Everyday, we’re faced with decisions, but rarely do we make these decisions based on conscious choice and then take responsibility for these actions, accepting that these choices bring about our reality. This is especially true when our actions don’t bring the desired result we’d hoped for. It’s easier to blame other individuals for our disappointments. Heaven forbid we take a look in the mirror and acknowledge the role we played. While we may find ourselves in situations that we feel are not of our choosing, we are still responsible for how we handle the issue and blaming another is an easy way to take the responsibility off ourselves. We remain in victim mode, allowing the event(s) to control our emotions and our actions almost always follow the emotional reactions we project.
Taking responsibility means acknowledging our emotions in any given situation. If we project hatred, hatred is what we get in return. If we feel deceived, we will be deceived. If we feel hurt, we will continue to hurt ourselves. It’s a never ending circle of emotional projection that can only be changed when we accept full responsibility for the part we played. Denial comes when our childish side moves to the front. The wounded, inner child part of us is always the victim. It has no control over emotional reaction and this is something only time and experience can bring. Wisdom comes from learning to accept the roles we place ourselves in and how those roles shape our very being.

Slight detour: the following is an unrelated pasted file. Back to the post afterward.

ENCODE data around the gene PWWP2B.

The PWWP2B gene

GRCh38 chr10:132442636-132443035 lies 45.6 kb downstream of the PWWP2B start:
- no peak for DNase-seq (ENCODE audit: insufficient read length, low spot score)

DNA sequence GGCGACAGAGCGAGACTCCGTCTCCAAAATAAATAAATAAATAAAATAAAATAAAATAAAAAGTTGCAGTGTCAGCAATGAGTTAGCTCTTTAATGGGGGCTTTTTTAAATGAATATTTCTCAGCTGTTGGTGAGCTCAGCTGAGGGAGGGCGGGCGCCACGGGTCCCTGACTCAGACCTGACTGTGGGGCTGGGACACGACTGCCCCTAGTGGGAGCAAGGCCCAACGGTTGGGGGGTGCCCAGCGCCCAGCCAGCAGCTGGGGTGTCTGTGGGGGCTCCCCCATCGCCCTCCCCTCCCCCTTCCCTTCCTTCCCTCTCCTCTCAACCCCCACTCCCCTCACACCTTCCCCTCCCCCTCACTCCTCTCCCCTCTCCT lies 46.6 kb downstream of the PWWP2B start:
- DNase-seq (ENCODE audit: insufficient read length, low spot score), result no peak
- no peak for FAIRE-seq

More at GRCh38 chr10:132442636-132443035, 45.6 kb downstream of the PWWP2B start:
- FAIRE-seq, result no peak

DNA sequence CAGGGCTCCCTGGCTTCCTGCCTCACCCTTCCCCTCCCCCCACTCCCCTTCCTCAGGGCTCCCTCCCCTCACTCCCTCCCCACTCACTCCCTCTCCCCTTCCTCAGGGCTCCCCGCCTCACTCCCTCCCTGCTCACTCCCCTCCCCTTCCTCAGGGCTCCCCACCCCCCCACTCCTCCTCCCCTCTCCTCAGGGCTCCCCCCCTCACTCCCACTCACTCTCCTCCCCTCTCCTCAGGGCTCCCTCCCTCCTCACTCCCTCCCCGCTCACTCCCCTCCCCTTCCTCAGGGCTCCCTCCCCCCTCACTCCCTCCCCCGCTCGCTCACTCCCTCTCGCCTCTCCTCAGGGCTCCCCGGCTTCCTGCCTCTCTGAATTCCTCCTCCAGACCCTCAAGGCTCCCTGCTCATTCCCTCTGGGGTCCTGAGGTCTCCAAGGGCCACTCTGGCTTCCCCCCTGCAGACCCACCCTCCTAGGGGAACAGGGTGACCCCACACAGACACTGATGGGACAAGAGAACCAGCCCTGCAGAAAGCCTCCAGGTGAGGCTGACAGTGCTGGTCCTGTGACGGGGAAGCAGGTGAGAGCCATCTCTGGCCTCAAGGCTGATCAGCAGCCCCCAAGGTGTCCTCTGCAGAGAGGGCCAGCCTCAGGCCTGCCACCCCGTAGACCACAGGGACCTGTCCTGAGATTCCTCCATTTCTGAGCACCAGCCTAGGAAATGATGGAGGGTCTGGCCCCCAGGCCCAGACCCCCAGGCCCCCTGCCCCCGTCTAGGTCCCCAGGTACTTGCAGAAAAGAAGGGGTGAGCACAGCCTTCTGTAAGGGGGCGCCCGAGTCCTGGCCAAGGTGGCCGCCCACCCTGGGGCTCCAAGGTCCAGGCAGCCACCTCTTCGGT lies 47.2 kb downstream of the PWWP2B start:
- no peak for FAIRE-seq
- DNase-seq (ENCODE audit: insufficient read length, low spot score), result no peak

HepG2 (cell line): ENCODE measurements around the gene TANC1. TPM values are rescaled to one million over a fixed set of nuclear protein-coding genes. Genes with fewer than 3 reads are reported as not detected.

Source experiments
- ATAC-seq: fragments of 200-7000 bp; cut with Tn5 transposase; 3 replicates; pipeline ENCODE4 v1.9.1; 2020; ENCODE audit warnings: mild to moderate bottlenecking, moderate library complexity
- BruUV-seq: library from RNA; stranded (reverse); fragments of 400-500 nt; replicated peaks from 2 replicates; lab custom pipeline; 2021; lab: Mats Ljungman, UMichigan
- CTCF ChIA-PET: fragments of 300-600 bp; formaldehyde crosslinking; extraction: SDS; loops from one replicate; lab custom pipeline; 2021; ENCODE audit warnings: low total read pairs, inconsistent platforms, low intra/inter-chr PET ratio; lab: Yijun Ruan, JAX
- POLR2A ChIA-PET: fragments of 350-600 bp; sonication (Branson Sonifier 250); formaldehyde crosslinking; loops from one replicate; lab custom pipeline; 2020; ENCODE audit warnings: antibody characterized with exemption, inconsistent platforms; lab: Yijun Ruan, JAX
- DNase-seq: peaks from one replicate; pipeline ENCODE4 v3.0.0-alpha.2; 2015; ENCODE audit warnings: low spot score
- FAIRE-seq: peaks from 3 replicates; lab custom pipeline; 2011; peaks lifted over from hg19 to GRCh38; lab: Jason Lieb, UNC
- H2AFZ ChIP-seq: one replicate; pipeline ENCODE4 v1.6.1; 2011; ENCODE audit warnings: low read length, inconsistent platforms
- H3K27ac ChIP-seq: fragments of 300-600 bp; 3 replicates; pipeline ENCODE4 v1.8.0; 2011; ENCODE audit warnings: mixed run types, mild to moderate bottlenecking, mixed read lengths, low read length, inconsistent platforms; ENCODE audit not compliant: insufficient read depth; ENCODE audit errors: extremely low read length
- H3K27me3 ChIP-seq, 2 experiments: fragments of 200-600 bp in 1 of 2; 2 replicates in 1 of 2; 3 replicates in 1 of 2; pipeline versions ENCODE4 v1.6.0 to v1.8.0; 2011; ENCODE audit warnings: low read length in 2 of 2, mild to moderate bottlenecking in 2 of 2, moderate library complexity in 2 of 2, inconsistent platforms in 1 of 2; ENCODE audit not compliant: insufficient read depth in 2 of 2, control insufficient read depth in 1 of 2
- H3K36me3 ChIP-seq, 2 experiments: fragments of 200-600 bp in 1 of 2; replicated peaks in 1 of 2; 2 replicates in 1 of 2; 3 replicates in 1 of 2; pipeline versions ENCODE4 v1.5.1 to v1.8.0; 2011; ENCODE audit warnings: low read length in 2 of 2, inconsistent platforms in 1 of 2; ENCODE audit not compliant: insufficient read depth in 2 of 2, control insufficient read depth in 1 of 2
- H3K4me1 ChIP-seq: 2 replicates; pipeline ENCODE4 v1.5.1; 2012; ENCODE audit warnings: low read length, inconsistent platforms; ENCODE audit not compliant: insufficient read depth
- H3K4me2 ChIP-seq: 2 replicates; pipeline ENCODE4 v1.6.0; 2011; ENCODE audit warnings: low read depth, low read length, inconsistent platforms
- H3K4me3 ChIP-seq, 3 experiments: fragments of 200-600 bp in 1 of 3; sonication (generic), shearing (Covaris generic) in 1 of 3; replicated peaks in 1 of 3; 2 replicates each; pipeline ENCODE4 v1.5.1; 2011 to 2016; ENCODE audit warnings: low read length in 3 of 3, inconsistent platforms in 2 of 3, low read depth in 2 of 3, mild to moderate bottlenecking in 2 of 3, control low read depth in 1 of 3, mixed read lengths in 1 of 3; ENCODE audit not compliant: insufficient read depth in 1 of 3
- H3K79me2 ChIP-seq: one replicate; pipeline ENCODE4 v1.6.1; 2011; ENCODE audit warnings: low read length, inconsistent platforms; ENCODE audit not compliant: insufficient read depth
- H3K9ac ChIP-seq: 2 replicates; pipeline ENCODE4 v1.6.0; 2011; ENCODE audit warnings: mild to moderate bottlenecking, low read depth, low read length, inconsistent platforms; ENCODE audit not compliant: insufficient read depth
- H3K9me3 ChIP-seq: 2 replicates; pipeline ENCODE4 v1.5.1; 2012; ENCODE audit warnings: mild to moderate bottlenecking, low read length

Taking a good long look in the mirror is a painful experience. If it’s not painful, we’re not doing it right. We’re not looking in the right places and we’re only seeing the features of ourselves we want to see. It takes a lot of inner fortitude to look at our unattractive areas and see them for what they are. Sometimes these areas can be fixed. Sometimes they are damaged to the point that we feel nothing will be the same again. Send inner healing to these areas, for what you see in yourself is what you project into the world around you.
We need to recognize the areas of our lives that we’ve refused to accept responsibility for. The longer we deny their existence, the longer we stay in victim mode, allowing the wounded, inner child to control every aspect of our emotions. The programming of our inner child dictates emotional response, but programming can be changed and the inner child eventually grows up and accepts responsibility for who they are, what they will become and how they treat others. Our inner child is a vital part of who we are and there’s a big difference between a wounded, suffering inner child and a healthy, well-adjusted one.
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